Maybe Trump thinks world domination is like Monopoly or Ticket to Ride. He wants to buy Greenland? BUY Greenland? In 2019. The colonialist mentality just doesn’t end, does it?
Does President Trump know that nearly 90% of Greenland’s population is Inuit (similar to what non-Inuit Americans call Eskimos). Does President Trump know that these Greenlanders have lived there for 5000 years? He thinks maybe he’ll buy their homeland for the U.S.? Would the Inuit, the Greenlanders, be part of the package???!
Colonizers throughout the centuries have taken land that they coveted for their economic or strategic value: natural resources, strategic location, and/or native people to enslave or put into servitude for economic gain. Or maybe just to beat their competitor to the punch when they were unsure if there was any real value, just in case. In times gone by, those colonizing countries acquired new territory by a variety of methods, including through military force and through trading acquired territory with each other as the outcome of wars and treaties. And, yes, territory was bought and sold. Some examples of purchases are the Louisiana Purchase, Alaska (Seward’s Folly), and the U.S. Virgin Islands. In a fairly typical treaty outcome, the Treaty of Paris in 1898 that ended the Spanish-American War gave Cuba its independence, while Spain ceded the Philippines, Guam and Puerto Rico to the United States for the sum of US$20 million. I wonder what the citizens of those countries thought of all this.
Notice that in virtually every situation you can think of where colonizing countries acquired new territory, there were people living in these lands whose ancestors had been there forever. People indigenous to the land. Their rights, their possessions, their ancestral land, their very existence, were never of any consequence to the conquerors. They were merely an inconvenience to be dealt with, usually in a way that was anything but humane.
For the most part, an unwritten consensus has been reached now whereby these previous modus operandi are no longer considered acceptable. When grievous actions arise – and, sadly, they do – the UN issues a condemnation and the world takes note. One recent example is the UK’s “ownership” of the Chagos Islands in the Indian Ocean, which Mauritius claims as part of its territory. The UK has chosen to ignore this claim, although unanimously endorsed by the UN, choosing instead to kick the Chagossians from their homeland – deport them – so that they can lease the island to the US for their armed forces base. The only votes against the UN resolution were the UK and the U.S. Surprise, surprise.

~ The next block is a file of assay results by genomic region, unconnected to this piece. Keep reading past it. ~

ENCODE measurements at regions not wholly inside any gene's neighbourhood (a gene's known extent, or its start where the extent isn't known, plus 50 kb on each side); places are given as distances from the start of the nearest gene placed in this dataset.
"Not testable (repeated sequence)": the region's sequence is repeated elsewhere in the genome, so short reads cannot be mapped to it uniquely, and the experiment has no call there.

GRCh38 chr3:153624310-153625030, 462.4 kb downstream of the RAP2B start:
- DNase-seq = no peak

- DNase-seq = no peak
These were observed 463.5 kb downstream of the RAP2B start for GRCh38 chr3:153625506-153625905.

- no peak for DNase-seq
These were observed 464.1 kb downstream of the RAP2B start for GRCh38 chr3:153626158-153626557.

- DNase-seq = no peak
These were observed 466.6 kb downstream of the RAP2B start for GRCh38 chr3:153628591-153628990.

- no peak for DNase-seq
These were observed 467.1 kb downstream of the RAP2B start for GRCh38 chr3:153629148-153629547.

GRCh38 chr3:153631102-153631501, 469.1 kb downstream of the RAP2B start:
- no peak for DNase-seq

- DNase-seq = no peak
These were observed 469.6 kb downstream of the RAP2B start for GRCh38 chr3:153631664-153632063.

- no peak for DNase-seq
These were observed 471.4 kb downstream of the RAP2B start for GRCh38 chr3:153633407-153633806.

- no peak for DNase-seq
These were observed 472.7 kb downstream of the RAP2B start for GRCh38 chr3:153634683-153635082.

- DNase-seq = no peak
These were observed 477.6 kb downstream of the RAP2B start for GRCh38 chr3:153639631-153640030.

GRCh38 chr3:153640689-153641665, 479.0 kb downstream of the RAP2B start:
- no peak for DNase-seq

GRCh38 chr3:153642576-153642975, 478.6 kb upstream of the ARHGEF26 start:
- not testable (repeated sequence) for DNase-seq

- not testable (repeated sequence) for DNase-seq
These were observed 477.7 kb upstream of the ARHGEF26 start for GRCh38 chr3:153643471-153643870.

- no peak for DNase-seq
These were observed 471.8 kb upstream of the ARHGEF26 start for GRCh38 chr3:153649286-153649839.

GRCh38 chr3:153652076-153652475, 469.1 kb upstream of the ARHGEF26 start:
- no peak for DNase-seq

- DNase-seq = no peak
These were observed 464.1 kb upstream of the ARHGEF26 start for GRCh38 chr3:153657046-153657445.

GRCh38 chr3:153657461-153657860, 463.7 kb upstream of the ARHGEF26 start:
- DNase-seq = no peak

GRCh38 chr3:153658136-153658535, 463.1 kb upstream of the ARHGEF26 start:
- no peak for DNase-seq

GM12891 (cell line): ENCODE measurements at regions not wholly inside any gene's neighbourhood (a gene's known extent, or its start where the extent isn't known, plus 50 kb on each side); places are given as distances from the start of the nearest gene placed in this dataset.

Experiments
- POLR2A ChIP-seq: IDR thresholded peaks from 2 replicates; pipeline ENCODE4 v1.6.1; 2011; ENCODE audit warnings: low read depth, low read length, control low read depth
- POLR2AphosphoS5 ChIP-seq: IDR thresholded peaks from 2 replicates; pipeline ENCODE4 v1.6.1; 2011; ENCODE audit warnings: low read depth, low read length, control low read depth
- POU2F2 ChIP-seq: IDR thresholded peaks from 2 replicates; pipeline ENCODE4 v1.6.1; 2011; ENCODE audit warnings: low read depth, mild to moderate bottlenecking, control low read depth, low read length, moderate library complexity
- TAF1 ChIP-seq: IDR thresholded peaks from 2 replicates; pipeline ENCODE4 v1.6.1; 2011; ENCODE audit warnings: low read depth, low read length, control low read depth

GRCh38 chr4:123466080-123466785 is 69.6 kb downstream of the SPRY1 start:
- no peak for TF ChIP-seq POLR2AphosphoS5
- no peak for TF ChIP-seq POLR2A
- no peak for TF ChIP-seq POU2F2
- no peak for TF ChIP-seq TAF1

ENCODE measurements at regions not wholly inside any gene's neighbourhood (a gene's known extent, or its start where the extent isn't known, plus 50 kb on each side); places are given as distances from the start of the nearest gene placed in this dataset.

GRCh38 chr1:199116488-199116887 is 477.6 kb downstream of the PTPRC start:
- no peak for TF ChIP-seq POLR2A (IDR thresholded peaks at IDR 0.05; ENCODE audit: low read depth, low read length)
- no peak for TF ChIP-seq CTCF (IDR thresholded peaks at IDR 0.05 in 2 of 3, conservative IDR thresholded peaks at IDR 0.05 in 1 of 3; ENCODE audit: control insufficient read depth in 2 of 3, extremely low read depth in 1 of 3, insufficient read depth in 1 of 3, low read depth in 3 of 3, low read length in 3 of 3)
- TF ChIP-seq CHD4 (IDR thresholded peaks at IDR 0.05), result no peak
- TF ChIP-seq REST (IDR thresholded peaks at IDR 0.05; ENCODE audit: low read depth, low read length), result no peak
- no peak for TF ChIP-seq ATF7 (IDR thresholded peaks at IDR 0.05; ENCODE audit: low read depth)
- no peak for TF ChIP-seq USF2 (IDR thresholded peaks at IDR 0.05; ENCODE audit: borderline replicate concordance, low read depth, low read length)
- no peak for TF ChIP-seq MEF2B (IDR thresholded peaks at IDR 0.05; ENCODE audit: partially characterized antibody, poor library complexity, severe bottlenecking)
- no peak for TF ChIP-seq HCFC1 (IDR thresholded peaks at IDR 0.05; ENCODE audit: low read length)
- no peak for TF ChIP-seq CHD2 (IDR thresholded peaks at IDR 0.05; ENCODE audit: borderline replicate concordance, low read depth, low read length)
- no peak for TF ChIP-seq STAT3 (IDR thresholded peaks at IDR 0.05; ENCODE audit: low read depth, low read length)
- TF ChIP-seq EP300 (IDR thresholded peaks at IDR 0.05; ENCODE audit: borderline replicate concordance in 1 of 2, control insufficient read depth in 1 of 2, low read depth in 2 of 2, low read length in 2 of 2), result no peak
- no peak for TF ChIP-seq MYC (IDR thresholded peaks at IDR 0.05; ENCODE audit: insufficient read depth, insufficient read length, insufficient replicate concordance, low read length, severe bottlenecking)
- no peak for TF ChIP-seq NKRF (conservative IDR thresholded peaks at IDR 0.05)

But the UK’s sense of continuing “ownership” of a former colony is a holdover from a former time, and is not being well received. The UK would be well served to give the Chagos Islanders their land back so they can return home, and instead concentrate on how they plan on keeping their primary United Kingdom territory intact in the quagmire called Brexit.
There are many reasons why the U.S. might be interested in having control over Greenland. Greenland is rich in natural resources and is also very strategically located, especially as the Arctic warms up. Of course, the Arctic is warming up faster than anywhere else on the planet because of the pollution and greenhouse gas buildup emanating from countries to the south. And as it warms up, not only will the Arctic Ocean be more accessible, the massive Greenland ice sheets will melt faster, releasing all kinds of fresh water, another valuable natural resource. So President Trump isn’t foolish in hankering for U.S. control of Greenland.
But he is harking back to the time when the rich and militarily powerful could just take what they wanted and treat the spoils as they wanted, and no-one would say a thing. The only consequence back then would be further wars with other powerful nations. By suggesting he could buy another country – and its people – for the U.S., he is reminding us all that this is the way he thinks. (And maybe he should remind himself of how he wishes no-one had ever acquired Puerto Rico all those years ago.)
Instead of the rich and powerful deciding on how the earth’s resources are going to be divvied up, with no input from the rest of us,
it’s time for “the meek shall inherit the earth” to gain some traction.
Photo credits: Jane Fritz